|Bid||20.88 x 0|
|Ask||20.89 x 0|
|Day's Range||20.47 - 20.95|
|52 Week Range||12.25 - 22.24|
|Beta (5Y Monthly)||1.14|
|PE Ratio (TTM)||10.29|
|Earnings Date||Mar 12, 2021|
|Forward Dividend & Yield||1.12 (5.45%)|
|Ex-Dividend Date||Apr 29, 2021|
|1y Target Est||19.62|
Announcement of Periodic Review: Moody's announces completion of a periodic review of ratings of Fortum OyjGlobal Credit Research - 08 Feb 2021Paris, February 08, 2021 -- Moody's Investors Service ("Moody's") has completed a periodic review of the ratings of Fortum Oyj and other ratings that are associated with the same analytical unit. The review was conducted through a portfolio review discussion held on 3 February 2021 in which Moody's reassessed the appropriateness of the ratings in the context of the relevant principal methodology(ies), recent developments, and a comparison of the financial and operating profile to similarly rated peers. Since 1 January 2019, Moody's practice has been to issue a press release following each periodic review to announce its completion.This publication does not announce a credit rating action and is not an indication of whether or not a credit rating action is likely in the near future.
(Bloomberg) -- In the five months since he took over as chief executive officer of Wipro Ltd., Thierry Delaporte has yet to visit the Indian outsourcer’s Bangalore headquarters once. Instead, the 53-year-old has been on a virtual tour from his home in Paris, meeting with managers, workers and customers around the globe.He’s trying to turn around the struggling business without letting the Covid-19 pandemic slow him. Delaporte slashed the top ranks of leadership from 25 people to four. He stepped up acquisitions, with more on the way. Mostly, he focused his attention on customers, meeting with 130 over video conference and helping to land new multi-year contracts with clients in the U.S. and Europe.The company’s stock has rallied about 70% since his appointment, most among India’s four largest outsourcing firms during that period. It’s a rare victory for Wipro, but one the veteran of France’s Capgemini SE is determined won’t be its last. He hopes to get Wipro back on track after years of tumult and stagnating financials.“There’s a particular momentum in the industry just now, and I want to drive that urgency to put Wipro back where it belongs,” said Delaporte, speaking from Paris in his first interview since assuming the CEO post. “I know I’m good at one thing - getting things done.”Wipro needs more than enthusiasm. The firm, majority owned by billionaire Azim Premji, has lagged its peers for years. In the fiscal year ended in March, revenues rose 3.9% in constant currency terms, compared with 9.8% at Infosys Ltd. and 7.1% at Tata Consultancy Services Ltd. -- even though both are far larger. HCL Technologies Ltd., which displaced Wipro as the third-largest in the industry two years ago, grew 17%.Delaporte’s predecessor, Abidali Neemuchwala, took over in 2016 with similar ambitions. He departed after a turbulent four years and falling well short of a target to build Wipro into a $15 billion company by 2020. (Its revenue for the year ended in March was $8.1 billion.)“Thierry seems to have the vision and the commitment, but he has an absolutely daunting task,” said Vasupradha Srinivasan, a senior analyst at Forrester Research Inc.Wipro shares were little changed Monday.Delaporte, whose hobby is long-distance running, is realistic that any turnaround will take time. But, he argues, the business is actually simple: Obsess over helping your clients and the rest will follow.“We know what we need to do to make it work,” he said, from an office whose walls are adorned with paintings. “In my Year One, we’ll accelerate growth; in Year Two, we’ll be at the growth level of our competitors; and in Year Three, we will outdo.”While the U.S. is Wipro’s biggest market now, Delaporte sees opportunity in Europe and Asia. He’s put together a new deals team -- headed by a chief growth officer -- to go after big client contracts. In the last few weeks, Wipro has landed orders from European clean energy producers Fortum Oyj and E.On SE.The company has also stepped up its acquisitions. He says he has signed more deals in the past five months than in the previous five years -- and plans to keep going.“I am confident you will see a bolder and a more ambitious Wipro as we move ahead,” said Rishad Premji, the company’s chairman.Picked from a crowded field of candidates, Delaporte was a surprise choice. The Frenchman is the first CEO of an India-based outsourcer who’s not of Indian ethnicity, a shift that reflects the industry’s transition.The business used to be simple, pay-by-the-hour labor arbitrage where Indian firms could substitute their own workers for more highly compensated tech staff in the U.S. and Europe. Now firms need to deliver innovation and strategic insights with global impact, helping their customers figure out new ways to capitalize on cloud computing, data analytics and artificial intelligence. The challenge of that new mission is reflected in industry growth rates that were once regularly in double digits and have since crashed.The coronavirus hammered the business this year. Lockdowns forced companies to schlep computers and backup batteries to workers’ homes.Yet the pandemic could prove to be a boon. Companies are stepping up their spending on technology and the largest outsourcers are reporting a faster-than-expected recovery. Wipro had stopped making revenue forecasts this year, along with the rest of the industry, but has since restarted, projecting 1.5% to 3.5% sequential growth in the current quarter.“Though it hasn’t always been the case in the past,” said Delaporte, “we’ll deliver on our forecast.”When he needs to think or wind down, Delaporte puts on his running shoes and hits the streets of Paris, clocking about 40 kilometers every week. “When I run more and more, I’m clearer in my mind,” he said.That’s helped give him clarity on the tenuous nature of his place at Wipro, even with a five-year CEO contract.“If Wipro is not growing, I’ll be the first one to go,” he said. “There’s no other way.”For more articles like this, please visit us at bloomberg.comSubscribe now to stay ahead with the most trusted business news source.©2020 Bloomberg L.P.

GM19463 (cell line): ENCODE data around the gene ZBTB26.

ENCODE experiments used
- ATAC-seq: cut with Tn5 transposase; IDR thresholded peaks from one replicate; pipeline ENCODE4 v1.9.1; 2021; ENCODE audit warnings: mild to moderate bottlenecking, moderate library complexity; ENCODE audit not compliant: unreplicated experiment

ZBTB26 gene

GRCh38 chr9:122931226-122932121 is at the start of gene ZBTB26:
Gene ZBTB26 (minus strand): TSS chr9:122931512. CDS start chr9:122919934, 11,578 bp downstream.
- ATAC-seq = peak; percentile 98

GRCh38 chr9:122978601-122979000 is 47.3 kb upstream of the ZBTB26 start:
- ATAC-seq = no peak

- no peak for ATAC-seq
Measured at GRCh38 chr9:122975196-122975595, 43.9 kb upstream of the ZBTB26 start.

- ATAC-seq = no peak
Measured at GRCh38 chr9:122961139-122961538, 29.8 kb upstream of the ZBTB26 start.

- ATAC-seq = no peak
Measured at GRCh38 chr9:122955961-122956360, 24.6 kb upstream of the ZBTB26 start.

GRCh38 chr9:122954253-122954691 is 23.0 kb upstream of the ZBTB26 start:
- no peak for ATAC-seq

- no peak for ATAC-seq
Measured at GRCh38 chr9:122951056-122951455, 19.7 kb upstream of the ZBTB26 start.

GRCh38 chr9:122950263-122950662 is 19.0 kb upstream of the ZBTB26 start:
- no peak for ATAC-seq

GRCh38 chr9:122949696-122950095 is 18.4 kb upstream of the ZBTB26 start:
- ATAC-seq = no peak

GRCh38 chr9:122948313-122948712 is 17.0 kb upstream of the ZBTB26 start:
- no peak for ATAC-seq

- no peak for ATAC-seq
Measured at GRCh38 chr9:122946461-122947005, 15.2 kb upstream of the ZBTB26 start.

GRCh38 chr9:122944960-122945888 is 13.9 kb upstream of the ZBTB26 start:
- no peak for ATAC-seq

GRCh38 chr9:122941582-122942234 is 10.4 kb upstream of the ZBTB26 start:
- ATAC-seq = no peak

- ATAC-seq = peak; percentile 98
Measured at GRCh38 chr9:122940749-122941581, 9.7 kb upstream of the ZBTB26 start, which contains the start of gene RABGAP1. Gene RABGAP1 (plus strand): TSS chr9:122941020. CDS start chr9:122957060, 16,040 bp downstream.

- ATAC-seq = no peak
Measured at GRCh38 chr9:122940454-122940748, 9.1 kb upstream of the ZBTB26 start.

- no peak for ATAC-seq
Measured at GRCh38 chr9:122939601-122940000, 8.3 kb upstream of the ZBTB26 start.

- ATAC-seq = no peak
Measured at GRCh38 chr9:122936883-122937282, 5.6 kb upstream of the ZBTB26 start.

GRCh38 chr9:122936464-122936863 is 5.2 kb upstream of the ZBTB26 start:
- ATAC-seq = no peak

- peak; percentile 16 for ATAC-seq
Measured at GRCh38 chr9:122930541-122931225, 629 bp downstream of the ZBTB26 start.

Some stories — you know, crazy pandemics, crazier elections, craziest wardrobe fails — make so many headlines these days that they’ve shoved otherwise major developments off to the side. One of those, 5G technology, promises to change mobile communications like nothing else in generations. Vying for a nice slice of the pie is Nokia (NYSE:NOK), much to the delight of those who own Nokia stock. Click to EnlargeSource: RistoH / Shutterstock.com The trouble is that with this 5G bakeoff, Nokia will at best win ugly and at worst lose uglier, snatching defeat from the jaws of victory. Just a few months back, Nokia had a full tummy eating the dust of China’s privately held Huawei Technologies — then the world’s undisputed 5G leader. But when the Commerce Department, citing Chinese espionage concerns, cut off Huawei’s access to advanced computer chips, it created a mobile miracle for Nokia and other players, including its Swedish rival Ericsson (NASDAQ:ERIC). The $21 billion question, then (that’s Nokia’s market capitalization) centers on whether the Finnish company has leveraged or squandered this once-in-a-cellular-lifetime opportunity. Effective Aug. 1, new CEO Pekka Lundmark was given the reigns to make victory possible. How’s he doing so far? And how’s Nokia stock doing given its recently ended quarter?InvestorPlace - Stock Market News, Stock Advice & Trading Tips Nokia Stock Sinks Like a Rock The vernacular phrase quants and investment wonks use to describe NOK is “no can do.” If Lundmark’s return to Nokia after two decades away was supposed to inspire the troops, it’s hardly done any wonders for shareholders. Since August, Nokia stock has lopped off a quarter of its value. 7 Retail Stocks That Will Benefit From 2020’s Holiday Shopping Season Granted, much of the slump came off a terrible third quarter that largely predates Lundmark’s arrival. When that earnings report was released Oct. 29, shares of Nokia stock tumbled 13% as the company cut its full-year and margin forecasts. You have to admire Lundmark for putting on a brave face for his first-ever earnings release, given the glum nature of the news. He proclaimed that Nokia would do “whatever it takes” to take the lead in 5G — which is fine, except for a few things. Very big things. Huge things no new CEO can just pretend or pray will go away like a screened spam caller. Three Major Challenges Nokia Can’t Ignore First: If you can’t take the 5G lead or get anywhere close to it when the top dog is effectively cut off at the knees — which would require, in essence, nothing but just showing up — then you’re not going to convince anyone you’ll do “whatever it takes.” Second: Lundmark needs to prove he’s more than just a feel-good story. Sure, he’s returning to the company where he built his career — but hasn’t been around Nokia since the flip-phone era. He honed his CEO chops at Fortum (OTCMKTS:FOJCF), a Finnish energy company, and the analogy that could hold is that a championship football coach might not find his winning skills translate well to synchronized swimming. Finally: Nokia stock has lacked consistency and upward trajectory. While dismal this quarter, Nokia’s net profit for the April-June period shot up 22% to $376 million, this despite the challenges all telecoms have faced due to the novel coronavirus. So are we looking at a company on its way up? Or down? Or up and down? You tell me. If long-run prices were long distance calls, Nokia sends more mixed signals than you’d find in a Manhattan subway during a solar eclipse. Since 2016, prices have waxed or waned 25% or more every single year, and sometimes both (2017). Since January 2019, Nokia stock has been on a frightening nosedive of 37%. Quick Pekka! Call in the analysts! Who say… Anticlimax Over Analyst Anticipation Well, they’re hanging in there. The Wall Street Journal reports that currently, more than half (17 of 32) consider Nokia a buy. But 13 call it a hold and with a consensus share price target of $4.47 per share, we’re not talking champagne in the bathtub. (If we were, we’d kindly ask you not to drop your $700 Nokia 8.3 phone in there.) At present, Nokia stock trades at $3.75 so yes, a 19% lift would be nice. But again, so much depends on this little thing called 5G. I’m going to be honest: Nokia stock stumps me. On paper, it looks like it has all the elements to succeed, including an attractive price-to-earnings ratio of 24-to-1. With Huawei hobbled, 5G dominance is very much in the air and Nokia is still in the early innings of a new game. The new CEO may see paths to victory his predecessors did not. But to my mind and my gut, Nokia’s only consistency over the years has been its inconsistency. Bold moves, including the purchase of Alcatel-Lucent for $16.6 billion in 2015, have fizzled badly. Some people would call this a great time to buy the bottom; I’m more apt to call it flinging dollars into a broad, flat mud puddle. All that to say: While it’s not at all proper to write Nokia’s 5G epitaph, the company hasn’t proven ready to write a new chapter either. Those who hold Nokia stock only know the first line: “Whatever it takes,” right? Now that’s making a statement. Just not a case. On the date of publication, Lou Carlozo did not have (either directly or indirectly) any positions in the securities mentioned in this article. More From InvestorPlace Why Everyone Is Investing in 5G All WRONG Top Stock Picker Reveals His Next 1,000% Winner Radical New Battery Could Dismantle Oil Markets The post Nokia Stock Still Hobbled by 5G Ineptitude appeared first on InvestorPlace.